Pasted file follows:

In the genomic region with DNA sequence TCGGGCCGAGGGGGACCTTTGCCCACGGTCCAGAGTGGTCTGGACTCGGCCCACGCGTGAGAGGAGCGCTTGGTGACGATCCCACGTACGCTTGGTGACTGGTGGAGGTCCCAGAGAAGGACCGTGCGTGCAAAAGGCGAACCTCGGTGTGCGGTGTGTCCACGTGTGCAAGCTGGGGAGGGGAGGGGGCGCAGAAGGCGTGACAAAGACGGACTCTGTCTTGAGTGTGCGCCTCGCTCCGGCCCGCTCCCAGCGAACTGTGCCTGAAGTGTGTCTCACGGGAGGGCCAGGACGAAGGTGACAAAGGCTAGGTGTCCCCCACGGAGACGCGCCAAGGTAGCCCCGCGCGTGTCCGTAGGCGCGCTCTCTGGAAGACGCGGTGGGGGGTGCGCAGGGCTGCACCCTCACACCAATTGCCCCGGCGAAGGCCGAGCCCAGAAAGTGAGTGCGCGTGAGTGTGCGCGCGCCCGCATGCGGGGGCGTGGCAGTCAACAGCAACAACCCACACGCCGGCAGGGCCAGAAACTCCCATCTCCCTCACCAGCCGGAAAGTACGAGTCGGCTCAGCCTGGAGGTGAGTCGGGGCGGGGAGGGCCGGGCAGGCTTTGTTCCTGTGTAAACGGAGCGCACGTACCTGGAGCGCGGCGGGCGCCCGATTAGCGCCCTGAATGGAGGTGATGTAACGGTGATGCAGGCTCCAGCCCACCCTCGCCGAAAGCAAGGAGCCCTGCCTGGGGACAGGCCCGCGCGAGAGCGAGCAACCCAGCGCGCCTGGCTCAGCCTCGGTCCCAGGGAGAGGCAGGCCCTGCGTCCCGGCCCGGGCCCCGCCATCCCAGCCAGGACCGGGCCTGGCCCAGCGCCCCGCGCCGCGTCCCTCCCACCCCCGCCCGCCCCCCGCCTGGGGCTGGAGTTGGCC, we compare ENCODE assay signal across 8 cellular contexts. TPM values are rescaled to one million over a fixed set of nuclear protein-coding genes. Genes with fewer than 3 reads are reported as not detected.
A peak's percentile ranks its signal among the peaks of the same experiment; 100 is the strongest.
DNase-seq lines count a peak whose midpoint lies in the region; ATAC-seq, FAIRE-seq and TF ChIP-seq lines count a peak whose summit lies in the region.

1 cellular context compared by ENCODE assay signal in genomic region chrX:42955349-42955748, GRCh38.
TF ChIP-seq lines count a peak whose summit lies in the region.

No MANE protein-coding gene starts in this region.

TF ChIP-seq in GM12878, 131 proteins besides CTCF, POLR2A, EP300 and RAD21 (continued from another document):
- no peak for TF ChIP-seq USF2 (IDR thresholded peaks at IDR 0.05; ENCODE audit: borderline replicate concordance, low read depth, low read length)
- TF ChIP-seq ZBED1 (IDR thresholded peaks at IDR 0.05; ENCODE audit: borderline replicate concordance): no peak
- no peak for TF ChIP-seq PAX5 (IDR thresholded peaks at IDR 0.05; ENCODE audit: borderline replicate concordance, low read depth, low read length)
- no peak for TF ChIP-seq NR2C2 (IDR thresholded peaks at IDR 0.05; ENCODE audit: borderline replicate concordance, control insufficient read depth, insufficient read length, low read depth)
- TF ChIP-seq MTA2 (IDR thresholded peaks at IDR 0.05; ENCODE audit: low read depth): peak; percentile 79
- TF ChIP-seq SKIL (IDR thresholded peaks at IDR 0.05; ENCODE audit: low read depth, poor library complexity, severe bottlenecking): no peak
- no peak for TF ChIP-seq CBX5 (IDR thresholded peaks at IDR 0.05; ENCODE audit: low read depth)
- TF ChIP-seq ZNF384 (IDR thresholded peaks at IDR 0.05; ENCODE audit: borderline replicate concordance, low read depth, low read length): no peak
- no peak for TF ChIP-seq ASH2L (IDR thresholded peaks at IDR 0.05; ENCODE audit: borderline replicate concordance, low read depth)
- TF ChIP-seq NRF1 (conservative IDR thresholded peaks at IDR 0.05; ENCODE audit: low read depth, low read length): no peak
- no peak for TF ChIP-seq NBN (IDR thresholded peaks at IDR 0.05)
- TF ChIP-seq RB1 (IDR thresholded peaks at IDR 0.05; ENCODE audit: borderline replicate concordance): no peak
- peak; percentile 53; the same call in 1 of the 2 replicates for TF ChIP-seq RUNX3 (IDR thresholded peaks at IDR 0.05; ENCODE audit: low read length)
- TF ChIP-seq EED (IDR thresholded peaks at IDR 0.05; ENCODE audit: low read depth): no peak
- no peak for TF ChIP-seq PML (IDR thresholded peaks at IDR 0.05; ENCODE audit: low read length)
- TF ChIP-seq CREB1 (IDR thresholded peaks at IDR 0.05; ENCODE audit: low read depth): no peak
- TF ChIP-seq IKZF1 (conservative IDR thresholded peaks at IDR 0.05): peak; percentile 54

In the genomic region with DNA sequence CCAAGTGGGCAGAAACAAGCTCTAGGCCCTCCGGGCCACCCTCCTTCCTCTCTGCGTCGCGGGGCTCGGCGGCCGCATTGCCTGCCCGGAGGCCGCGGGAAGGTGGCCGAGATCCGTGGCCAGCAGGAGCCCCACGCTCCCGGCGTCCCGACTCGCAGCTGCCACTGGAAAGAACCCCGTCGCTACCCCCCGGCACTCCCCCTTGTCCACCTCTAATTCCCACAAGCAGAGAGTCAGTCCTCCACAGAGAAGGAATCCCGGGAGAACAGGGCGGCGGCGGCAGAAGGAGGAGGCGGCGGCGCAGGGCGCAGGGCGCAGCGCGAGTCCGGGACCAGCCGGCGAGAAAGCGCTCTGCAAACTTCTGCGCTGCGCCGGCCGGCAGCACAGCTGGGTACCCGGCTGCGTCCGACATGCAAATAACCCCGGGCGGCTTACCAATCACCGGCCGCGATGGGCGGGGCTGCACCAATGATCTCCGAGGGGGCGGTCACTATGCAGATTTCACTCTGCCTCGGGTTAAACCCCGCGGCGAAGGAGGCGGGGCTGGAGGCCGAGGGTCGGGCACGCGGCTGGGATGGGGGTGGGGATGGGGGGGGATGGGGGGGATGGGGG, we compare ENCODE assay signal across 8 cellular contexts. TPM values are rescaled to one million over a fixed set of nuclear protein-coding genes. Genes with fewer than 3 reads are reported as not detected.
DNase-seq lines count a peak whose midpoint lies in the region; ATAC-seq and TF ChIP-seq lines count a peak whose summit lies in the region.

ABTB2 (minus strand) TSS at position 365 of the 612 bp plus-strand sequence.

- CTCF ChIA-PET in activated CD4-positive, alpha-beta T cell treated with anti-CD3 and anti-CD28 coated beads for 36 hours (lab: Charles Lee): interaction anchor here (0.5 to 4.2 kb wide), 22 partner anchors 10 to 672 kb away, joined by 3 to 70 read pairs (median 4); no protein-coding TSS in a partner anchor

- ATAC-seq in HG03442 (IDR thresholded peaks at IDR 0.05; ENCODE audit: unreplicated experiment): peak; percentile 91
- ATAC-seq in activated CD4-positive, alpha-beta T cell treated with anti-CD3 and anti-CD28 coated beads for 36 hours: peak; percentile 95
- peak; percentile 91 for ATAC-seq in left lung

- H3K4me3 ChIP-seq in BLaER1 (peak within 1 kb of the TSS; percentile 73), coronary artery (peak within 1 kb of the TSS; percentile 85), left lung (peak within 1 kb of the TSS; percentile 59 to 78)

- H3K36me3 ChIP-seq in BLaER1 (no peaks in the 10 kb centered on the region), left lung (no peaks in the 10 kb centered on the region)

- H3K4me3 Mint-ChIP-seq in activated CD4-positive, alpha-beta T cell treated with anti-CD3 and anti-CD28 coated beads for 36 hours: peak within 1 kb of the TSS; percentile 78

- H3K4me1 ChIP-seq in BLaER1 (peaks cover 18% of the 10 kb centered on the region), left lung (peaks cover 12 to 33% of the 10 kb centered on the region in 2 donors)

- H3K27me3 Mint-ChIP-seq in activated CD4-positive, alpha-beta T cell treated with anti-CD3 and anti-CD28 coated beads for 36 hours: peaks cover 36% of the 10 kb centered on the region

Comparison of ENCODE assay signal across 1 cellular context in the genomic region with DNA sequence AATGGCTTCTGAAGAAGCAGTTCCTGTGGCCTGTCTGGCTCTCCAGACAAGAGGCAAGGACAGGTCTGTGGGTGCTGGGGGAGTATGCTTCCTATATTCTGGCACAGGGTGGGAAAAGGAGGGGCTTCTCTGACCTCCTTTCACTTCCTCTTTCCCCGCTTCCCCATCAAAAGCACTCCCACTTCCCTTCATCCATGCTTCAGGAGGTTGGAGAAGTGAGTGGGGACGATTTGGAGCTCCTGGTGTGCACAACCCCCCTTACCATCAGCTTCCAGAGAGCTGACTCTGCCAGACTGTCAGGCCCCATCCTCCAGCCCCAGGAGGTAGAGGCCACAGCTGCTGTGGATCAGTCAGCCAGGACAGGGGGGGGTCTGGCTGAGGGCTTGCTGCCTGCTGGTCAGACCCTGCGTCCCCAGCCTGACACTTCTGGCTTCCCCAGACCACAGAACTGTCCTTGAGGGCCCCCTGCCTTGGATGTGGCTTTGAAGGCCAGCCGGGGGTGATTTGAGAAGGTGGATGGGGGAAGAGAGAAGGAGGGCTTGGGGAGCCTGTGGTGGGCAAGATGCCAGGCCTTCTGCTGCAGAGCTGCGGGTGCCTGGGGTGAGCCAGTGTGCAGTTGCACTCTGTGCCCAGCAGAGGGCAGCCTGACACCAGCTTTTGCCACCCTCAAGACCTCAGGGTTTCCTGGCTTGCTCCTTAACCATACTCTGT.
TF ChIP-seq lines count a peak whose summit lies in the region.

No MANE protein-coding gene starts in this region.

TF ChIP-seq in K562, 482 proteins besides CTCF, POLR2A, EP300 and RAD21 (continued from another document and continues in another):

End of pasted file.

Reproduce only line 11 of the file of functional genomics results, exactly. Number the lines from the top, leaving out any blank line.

- no peak for TF ChIP-seq NR2C2 (IDR thresholded peaks at IDR 0.05; ENCODE audit: borderline replicate concordance, control insufficient read depth, insufficient read length, low read depth)